Figure 4: Embedded computing hardware for smart robots. Depending on the design concept and lot sizes in the series, OEMs can choose either embedded Mini-ITX motherboards such as the congatec Mini-ITX motherboard conga-IC175 (left ), standardized carrier boards (here Mini-ITX) with Computer-on-Modules (center), customized carrier boards with Computer-on-Modules (right), or full custom designs, which congatec can implement comparatively quickly and easily on the basis of module upgrades.

Containers with Clearly Defined Interfaces
To enable virtually any assembly of elements, the team from the Service Robotics Research Center of Ulm University of Applied Sciences has developed a software model with individual service-oriented components and a model-driven open-source software toolchain for the Eclipse development environment. This environment provides component developers with tools that they can use to build their own code for each functional unit and then secure those algorithms by automatically generated component containers. These containers communicate with other containers based on uniform communication interfaces. In addition, the wrapping also protects the component developer’s IP. The team has already developed several such functional modules and makes them available for use in their own projects. These include navigation modules, machine vision, HMI, manipulator control and task coordination, to name just a few examples. As a unifying communication interface, SmartSoft also relies on OPC UA. This allows manufacturers to focus on specific containers and build their core competencies here. Customers benefit from a much more flexible offering.

Generic Embedded Hardware Over Proprietary Designs
For the logic hardware, the Ulm team uses Intel® x86 technology to decouple the software development as far as possible from any specific hardware. With the appropriate glue logic, such an approach is also particularly easy to implement with x86 technology as far as the later migration of such systems is concerned.

Embedded x86 hardware is also particularly apt in this context because of the high standardization and comprehensive documentation. The form factors are standardized not only as regards dimensions, but also with regard to the application programming interface. Standardization facilitates replacement of hardware provided the boards comply with the EAPI specification of the PICMG or SGET UIC standard. Under those circumstances, it is even possible to vary freely between different form factors such as motherboards and Computer-on-Modules, depending on the requirements of the application, without having to significantly change how hardware is accessed during the migration. One supplier who attaches great importance to this standardization and its documentation as well as the simplest possible hardware integration is congatec, whose products the Service Robotics Research Center of Ulm University of Applied Sciences uses in its projects.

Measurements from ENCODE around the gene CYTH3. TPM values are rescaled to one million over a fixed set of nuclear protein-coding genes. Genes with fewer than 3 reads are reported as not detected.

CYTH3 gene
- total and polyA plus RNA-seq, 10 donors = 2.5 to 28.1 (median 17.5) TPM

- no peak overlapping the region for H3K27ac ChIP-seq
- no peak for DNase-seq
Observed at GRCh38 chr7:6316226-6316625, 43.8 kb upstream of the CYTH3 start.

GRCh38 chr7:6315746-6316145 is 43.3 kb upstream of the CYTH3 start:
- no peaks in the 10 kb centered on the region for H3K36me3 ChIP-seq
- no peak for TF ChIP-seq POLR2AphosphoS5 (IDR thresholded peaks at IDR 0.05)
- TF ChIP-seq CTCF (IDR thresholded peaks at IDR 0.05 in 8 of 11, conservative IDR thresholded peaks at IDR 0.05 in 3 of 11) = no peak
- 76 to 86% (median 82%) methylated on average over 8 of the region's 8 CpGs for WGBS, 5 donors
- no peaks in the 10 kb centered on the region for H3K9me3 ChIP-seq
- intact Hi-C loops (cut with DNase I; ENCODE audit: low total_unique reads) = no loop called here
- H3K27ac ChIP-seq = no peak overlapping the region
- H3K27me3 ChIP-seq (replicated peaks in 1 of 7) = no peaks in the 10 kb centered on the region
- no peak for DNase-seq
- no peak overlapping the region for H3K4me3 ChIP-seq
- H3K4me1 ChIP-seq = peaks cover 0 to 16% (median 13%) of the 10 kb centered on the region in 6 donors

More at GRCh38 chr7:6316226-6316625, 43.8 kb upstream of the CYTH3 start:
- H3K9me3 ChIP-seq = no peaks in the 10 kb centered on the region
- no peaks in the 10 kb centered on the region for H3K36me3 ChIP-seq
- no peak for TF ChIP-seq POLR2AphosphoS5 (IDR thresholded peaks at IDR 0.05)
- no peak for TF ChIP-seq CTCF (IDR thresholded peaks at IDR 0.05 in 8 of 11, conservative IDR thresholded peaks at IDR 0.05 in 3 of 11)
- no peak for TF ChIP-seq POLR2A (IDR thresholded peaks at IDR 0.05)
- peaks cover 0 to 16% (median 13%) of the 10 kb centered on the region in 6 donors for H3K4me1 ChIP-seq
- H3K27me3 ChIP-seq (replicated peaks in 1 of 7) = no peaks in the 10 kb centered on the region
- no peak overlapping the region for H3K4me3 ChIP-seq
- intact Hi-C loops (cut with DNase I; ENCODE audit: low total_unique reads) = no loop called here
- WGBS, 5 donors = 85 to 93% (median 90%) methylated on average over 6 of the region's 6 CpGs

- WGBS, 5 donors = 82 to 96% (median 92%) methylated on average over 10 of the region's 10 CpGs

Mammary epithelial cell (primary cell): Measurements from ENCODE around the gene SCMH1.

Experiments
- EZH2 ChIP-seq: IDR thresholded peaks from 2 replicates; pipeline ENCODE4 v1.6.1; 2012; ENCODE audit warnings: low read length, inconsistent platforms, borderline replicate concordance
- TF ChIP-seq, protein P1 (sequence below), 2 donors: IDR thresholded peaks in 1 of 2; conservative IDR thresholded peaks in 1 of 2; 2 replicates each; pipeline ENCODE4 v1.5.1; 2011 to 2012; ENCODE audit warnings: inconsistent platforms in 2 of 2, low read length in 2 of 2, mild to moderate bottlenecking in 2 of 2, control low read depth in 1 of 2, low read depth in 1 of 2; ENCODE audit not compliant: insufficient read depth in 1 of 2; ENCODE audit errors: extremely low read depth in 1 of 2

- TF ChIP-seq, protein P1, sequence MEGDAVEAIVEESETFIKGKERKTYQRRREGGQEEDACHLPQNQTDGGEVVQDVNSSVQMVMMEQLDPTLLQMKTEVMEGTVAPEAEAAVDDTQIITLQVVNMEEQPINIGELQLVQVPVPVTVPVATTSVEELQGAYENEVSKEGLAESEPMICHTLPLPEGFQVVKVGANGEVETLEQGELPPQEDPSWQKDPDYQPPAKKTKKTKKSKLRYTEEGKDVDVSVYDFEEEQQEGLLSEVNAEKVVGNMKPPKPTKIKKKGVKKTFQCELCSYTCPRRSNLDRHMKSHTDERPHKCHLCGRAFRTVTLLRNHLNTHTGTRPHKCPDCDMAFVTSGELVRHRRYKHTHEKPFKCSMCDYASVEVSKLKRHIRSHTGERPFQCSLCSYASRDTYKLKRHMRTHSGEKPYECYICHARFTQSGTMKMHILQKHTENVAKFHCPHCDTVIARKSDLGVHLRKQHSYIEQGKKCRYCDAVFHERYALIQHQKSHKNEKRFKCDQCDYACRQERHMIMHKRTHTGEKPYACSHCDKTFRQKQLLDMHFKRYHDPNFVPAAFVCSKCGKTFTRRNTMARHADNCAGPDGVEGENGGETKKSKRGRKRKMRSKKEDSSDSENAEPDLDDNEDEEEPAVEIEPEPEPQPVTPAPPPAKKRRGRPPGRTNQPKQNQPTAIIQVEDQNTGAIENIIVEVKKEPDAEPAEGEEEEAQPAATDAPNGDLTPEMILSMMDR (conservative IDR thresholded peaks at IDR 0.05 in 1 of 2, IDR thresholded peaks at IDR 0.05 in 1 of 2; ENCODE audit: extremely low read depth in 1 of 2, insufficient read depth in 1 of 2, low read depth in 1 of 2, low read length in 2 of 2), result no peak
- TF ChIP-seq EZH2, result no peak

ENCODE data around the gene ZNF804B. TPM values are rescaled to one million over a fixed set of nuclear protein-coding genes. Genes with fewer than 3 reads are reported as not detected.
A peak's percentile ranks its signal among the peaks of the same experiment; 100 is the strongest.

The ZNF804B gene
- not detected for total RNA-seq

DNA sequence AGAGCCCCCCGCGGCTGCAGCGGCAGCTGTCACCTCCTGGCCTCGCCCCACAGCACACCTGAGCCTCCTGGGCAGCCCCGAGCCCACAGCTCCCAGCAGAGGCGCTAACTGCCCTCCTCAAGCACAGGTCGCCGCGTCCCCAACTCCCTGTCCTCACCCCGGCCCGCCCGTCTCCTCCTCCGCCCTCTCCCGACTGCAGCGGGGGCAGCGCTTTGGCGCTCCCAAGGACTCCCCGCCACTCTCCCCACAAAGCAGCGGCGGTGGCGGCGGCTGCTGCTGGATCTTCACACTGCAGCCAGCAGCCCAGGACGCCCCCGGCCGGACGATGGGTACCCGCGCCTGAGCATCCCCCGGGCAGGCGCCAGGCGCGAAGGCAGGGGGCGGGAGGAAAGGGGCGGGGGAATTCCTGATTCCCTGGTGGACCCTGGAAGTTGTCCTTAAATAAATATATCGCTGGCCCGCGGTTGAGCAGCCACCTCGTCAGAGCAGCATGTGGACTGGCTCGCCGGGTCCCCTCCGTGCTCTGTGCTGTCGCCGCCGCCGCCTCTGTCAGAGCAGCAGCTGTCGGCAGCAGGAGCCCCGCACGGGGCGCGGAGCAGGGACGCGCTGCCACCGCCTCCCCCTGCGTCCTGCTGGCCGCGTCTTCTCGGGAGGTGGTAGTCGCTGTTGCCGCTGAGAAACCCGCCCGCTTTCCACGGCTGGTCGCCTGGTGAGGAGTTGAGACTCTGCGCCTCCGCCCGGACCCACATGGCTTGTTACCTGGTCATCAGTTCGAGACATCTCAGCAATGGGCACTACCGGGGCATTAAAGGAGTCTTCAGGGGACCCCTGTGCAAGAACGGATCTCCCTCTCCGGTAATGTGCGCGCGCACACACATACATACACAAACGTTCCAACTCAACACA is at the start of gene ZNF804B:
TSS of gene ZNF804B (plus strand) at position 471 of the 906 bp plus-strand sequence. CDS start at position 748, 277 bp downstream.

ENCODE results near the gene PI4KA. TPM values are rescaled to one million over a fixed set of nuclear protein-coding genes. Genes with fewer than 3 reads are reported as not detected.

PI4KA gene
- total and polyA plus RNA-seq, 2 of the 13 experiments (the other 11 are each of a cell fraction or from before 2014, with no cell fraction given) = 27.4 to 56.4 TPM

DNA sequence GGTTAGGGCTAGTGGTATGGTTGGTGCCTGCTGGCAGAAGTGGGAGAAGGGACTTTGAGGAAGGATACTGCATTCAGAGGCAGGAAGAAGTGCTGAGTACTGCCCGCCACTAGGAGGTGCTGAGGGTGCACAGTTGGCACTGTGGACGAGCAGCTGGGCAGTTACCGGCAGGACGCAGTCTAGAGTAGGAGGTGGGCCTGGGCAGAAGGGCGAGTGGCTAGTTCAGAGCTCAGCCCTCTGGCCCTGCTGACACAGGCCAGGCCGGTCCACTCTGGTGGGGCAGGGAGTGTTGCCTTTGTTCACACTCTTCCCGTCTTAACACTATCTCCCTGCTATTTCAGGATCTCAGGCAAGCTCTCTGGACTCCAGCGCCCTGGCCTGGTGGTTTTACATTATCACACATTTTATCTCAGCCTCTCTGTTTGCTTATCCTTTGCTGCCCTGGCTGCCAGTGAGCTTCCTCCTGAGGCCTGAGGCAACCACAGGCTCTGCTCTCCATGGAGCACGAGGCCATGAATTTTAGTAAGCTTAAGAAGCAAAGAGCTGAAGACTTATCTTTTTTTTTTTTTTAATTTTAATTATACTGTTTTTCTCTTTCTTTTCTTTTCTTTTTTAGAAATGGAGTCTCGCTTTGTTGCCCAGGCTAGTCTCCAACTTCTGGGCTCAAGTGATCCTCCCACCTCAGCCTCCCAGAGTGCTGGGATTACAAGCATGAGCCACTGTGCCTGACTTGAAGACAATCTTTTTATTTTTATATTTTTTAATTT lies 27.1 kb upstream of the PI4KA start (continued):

“Next to basic requirements such as maximum computing power, energy efficiency, and reliability, we also attach great importance to high standardization and the capability to migrate universally,” explains Matthias Lutz from Ulm University of Applied Sciences. “Every additional abstraction level in the software requires additional computing performance, so we’re currently working with powerful dual-core technology. A standardized approach to board components and GPIOs to control the robotics modules also gives us the abstraction required for independence at the embedded computing level.”

The choice ultimately fell on the fully industrial Mini-ITX carrier board conga-IC175. That’s because the standardized Mini-ITX form factor offers many advantages for developing the prototypes of the innovative software modules into real systems: It already integrates all interfaces on a standardized board, and the power supply is via standard ATX power supplies, industrial 12V feed-in, or SMART batteries, which is essential for mobile robots such as Robotino and Larry. Using PCIe expansion cards make implementing extensions quick and efficient. The board is highly energy efficient and uses robust embedded components, so it can be operated without expensive cooling.

Future commercial robot designs from Ulm will be implemented on Computer-on-Modules. But regardless of whether it’s a Mini-ITX motherboard, module with standard Mini-ITX carrier, module and individual carrier, or full-custom design: It is the Total cost of Ownership (TCO) that ultimately matters to OEMs, and when using modular software this is also determined by the software support of the hardware. To make it even easier to integrate more functionalities in the future, comprehensive support for real-time hypervisor technology can bring added benefits. This will give customers the option to integrate additional functionalities, such as their own IoT gateway, without having to use a dedicated hardware platform, which saves hardware costs.

Use Case: Pharamacy Intralogistics
Picking tasks are performed by a heterogeneous robot fleet in an intralogistics application at congatec’s industrial partner Transpharm Logistik GmbH. The autonomous picking robot Larry is equipped with a UR5 manipulator module and uses a Segway chassis. The transport robot Robotino has a conveyor belt instead of a manipulator to take the picking robot to any point. Orders are received directly from the warehouse management system via WLAN. The fleet management system selects two picking robots, which then execute the order. The application is based on results from the BMBF project “LogiRob – Multi-Robot Transport System in a Shared Human-Machine Workspace” and “ZAFH Intralogistics – Collaborative Systems to Increase Intralogistics Flexibility” (Baden-Württemberg and EU ERDF 2014-2020).


“We see clear benefits in such modular approaches as they mirror the modular approach of our software. In this respect, it is very interesting to see that with the acquisition of Real-Time Systems congatec now has virtually direct access to the hypervisor technology of these robotics and automation experts,” concludes Lutz.

Coupled with the Technical Solution Center (TSC), in which congatec consolidates all its OEM services, this results in a complete package for customers such as the Service Robotics Research Center of Ulm University of Applied Sciences or Transpharm Logistik GmbH.


Zeljko Loncaric

Prof. Dr. Christian Schlegel

Zeljko Loncaric is Marketing Engineer, congatec.
Prof. Dr. Christian Schlegel is in the Service Robotics Research Group, Ulm University of Applied Sciences